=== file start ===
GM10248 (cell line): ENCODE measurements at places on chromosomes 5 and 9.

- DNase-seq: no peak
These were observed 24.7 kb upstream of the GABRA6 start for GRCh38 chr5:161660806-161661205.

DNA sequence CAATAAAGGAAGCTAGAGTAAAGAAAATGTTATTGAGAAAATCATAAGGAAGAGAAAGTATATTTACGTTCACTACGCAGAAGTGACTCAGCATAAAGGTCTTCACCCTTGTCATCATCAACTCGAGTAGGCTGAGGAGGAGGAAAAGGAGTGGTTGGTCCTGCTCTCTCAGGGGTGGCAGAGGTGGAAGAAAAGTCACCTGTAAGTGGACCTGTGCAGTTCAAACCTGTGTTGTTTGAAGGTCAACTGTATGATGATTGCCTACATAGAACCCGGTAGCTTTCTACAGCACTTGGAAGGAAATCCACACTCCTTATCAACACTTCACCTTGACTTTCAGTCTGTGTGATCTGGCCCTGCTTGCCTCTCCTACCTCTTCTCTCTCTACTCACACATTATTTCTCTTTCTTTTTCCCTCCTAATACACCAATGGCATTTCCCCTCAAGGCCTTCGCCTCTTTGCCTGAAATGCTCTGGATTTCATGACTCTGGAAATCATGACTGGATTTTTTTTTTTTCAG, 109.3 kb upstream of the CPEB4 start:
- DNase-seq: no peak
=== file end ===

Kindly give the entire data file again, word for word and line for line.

GM10248 (cell line): ENCODE measurements at places on chromosomes 5 and 9.

- DNase-seq: no peak
These were observed 24.7 kb upstream of the GABRA6 start for GRCh38 chr5:161660806-161661205.

DNA sequence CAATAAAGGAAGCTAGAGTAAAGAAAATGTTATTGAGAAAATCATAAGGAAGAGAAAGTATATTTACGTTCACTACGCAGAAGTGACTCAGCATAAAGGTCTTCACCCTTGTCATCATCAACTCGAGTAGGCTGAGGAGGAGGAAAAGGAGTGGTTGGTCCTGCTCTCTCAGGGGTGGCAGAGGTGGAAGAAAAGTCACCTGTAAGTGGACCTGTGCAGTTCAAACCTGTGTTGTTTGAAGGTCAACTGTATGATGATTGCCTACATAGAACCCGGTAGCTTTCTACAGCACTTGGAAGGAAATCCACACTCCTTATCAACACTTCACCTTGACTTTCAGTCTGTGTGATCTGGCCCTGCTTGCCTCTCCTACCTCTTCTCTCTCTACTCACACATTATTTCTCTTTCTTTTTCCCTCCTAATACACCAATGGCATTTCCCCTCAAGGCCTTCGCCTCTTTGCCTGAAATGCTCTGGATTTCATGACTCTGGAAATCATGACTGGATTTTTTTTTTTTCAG, 109.3 kb upstream of the CPEB4 start:
- DNase-seq: no peak